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Sunday, September 03, 2006

Health Access Technology and Education Ramblings

So, how does this apply to the general practice and function of health education? For educators and students it is obvious. For general population and practitioners it seems…

1. Many high risk person experience access and comprehension barriers.

2. Although "high end" users may always need and use all 5 stages or functions--- "low end" users have different needs and should not be expected to "progress" through stages but rather utilize later stages. The stages are not progressive in application but rather a reflection of function in society. Functionality of the 5 stages is inverted…widespread applications will disproportionately benefit or hinder the general population (depending upon access and design) where specific applications will benefit specific audiences. For example, researchers will not be expected to "give up" the computational capacity of the computer. So, topics of special interest to public health would include…in my opinion…

1. Media literacy AND Health literacy training…analysis

2. Accessibility/Decreasing ALL barriers both physical and cognitive…design

3. Inclusion of ALL persons for programs and campaigns…broad

4. Interactivity and individualization…specificity.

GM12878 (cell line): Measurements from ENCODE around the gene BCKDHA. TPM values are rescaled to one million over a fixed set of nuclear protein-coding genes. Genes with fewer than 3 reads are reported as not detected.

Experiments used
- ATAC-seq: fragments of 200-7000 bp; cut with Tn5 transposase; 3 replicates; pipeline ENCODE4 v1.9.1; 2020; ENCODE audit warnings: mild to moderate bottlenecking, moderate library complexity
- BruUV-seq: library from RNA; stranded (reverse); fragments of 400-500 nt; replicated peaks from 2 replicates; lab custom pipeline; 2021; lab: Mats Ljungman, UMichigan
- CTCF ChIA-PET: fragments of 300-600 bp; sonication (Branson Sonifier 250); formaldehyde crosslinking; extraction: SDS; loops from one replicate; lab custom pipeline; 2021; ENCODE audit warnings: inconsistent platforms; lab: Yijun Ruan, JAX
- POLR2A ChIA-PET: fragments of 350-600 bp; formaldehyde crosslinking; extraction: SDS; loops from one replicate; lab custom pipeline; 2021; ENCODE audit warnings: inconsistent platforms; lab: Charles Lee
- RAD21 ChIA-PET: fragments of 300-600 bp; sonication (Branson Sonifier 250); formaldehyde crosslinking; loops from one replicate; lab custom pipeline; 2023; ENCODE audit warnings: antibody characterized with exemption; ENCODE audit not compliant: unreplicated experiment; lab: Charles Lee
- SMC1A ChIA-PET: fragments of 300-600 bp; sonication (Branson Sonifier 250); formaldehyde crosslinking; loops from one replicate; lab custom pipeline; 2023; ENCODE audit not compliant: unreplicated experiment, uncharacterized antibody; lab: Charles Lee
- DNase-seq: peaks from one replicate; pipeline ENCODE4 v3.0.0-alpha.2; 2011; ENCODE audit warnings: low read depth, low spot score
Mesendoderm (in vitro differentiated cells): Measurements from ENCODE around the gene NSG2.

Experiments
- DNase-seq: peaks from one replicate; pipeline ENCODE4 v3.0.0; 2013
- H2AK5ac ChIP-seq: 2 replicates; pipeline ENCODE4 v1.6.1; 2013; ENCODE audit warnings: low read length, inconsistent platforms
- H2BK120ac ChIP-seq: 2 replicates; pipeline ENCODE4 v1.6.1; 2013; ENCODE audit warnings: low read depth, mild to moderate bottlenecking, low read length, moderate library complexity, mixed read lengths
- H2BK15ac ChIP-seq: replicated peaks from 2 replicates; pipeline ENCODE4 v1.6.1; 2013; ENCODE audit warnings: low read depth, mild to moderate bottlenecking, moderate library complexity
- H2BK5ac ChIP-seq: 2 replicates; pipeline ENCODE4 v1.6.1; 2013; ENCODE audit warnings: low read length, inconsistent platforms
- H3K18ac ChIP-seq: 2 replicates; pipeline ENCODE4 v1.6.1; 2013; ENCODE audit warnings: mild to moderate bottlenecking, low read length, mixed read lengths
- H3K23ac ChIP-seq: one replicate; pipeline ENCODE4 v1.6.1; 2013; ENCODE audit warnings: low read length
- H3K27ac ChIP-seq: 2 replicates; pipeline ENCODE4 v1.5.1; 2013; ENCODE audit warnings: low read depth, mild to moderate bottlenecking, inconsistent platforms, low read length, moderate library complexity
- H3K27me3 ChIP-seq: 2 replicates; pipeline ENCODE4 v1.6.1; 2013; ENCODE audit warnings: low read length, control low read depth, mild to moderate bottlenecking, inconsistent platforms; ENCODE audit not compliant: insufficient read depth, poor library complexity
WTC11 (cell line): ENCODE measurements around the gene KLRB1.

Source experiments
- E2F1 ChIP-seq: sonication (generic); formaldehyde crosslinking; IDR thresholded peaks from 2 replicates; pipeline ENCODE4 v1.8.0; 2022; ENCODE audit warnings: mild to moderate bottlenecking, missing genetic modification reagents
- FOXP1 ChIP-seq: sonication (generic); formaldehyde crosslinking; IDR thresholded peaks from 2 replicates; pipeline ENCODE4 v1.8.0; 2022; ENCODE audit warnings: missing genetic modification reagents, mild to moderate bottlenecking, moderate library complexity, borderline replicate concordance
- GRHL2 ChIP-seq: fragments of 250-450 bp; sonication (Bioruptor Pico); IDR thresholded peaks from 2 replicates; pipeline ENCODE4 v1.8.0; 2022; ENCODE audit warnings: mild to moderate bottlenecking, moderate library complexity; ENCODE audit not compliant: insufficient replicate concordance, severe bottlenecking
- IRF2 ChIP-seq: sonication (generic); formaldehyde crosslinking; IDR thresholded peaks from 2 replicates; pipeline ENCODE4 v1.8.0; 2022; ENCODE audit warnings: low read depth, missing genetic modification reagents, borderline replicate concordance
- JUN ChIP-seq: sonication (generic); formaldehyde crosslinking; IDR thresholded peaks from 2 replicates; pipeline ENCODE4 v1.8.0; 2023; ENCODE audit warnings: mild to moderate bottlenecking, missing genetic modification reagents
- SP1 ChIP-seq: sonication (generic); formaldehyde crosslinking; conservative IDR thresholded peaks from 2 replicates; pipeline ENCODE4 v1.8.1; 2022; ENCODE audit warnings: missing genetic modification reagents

3. Traditional educational structure has emphasized memorization of health related facts and figures with little application based analysis. Example; the food pyramid is recognizable but often not applied. Students are tested on memorization of this information…."how many servings of meat…" but do not have the ability to identify a serving size in day to day life. The use of technology in stages 1-3 supports this traditional teaching and learning…routine memorization and lecture formats are enhanced. But, if technology is integrated at the current level possible(due to technological advances and diffusion of technology) then technology can become a communication tool which is not constrained by time, source, linear progression, cognitive/learning styles, and other factors. By allowing both teachers and learners access to and use of technology, there is more support for theories that emphasize analytic ability over memorization. There is also a lot of research citing a need for analysis of information rather than memorization. The synthesis of information is more difficult to test in a multiple choice or true/false format…calling for new methods of assessment in addition to new methods of instruction. This supports the goals and needs of health literacy for the public and calls for new methods of preparing health education specialist. Example: prescription drugs. A study demonstrating many persons unable to understand basic instruction on taking their medication. Big public health concern. It is not enough to write information at an 8th grade level if have non-readers, foreigners, etc. In fact, that might just be the average between college educated persons and those who read at a second grade level…so it conceivably is not meeting anyone's needs…plus, many studies fail to account for ability to understand numbers, directions, and abstract concepts. Some have advocated a basic health literacy test be given to determine a patients level of understanding. Good idea for at least two reasons…can write a prescription for education…and informed consent issues. Informed consent is a joke if a person is unable to understand the basic information given to them…first hand knowledge tells me this is WRONG and dangerous!!! So, beside the issue of morality and legality…the prescription for education is a bonus for the field of health education which is possibly a money saving initiative overall given the dismal state of health literacy in this country. (Going back to the prescription example; why couldn't a short video or kiosk in a drug store could enhance understanding by presenting information in a variety of ways…patients could be given written instructions with a short "quiz" to ensure they "got the point". If yes, then okay…if not, then a second set of instructions in a different format (say audio) could be used. If still not then video…finally a live demonstration from a living person. Or choices of preferred styles could be used to with alternatives available on request.) Okay back to the point. True health literacy combined with media literacy is well supported by educational reform theories which have a tendency to emphasize concepts and analysis over memorization. There is a need for this! Given technological advances, educational reform in professional preparation and practice plus an emphasis on health literacy and communication is essential. Just training people to use software programs does little to increase the publics ability to understand complex health related information without understanding how and why people learn. By increasing access and understanding of information, people can truly have informed consent, take a more active role in their own health, and apply information in meaningful ways. In much the same manner that instructors become facilitators to learning in the new educational models…doctors will also become less authoritative and more facilitative as patients ask for information or question procedures/treatments/etc …opening the door to communication between doctors and patients. That may be idealistic but it is not absurd. Finally, I think technology is moving toward an integration stage (for lack of a better word). As information becomes more general and specific it will become even more important for people to analyze and access information. It will widen the gap between those who can and those who cannot.



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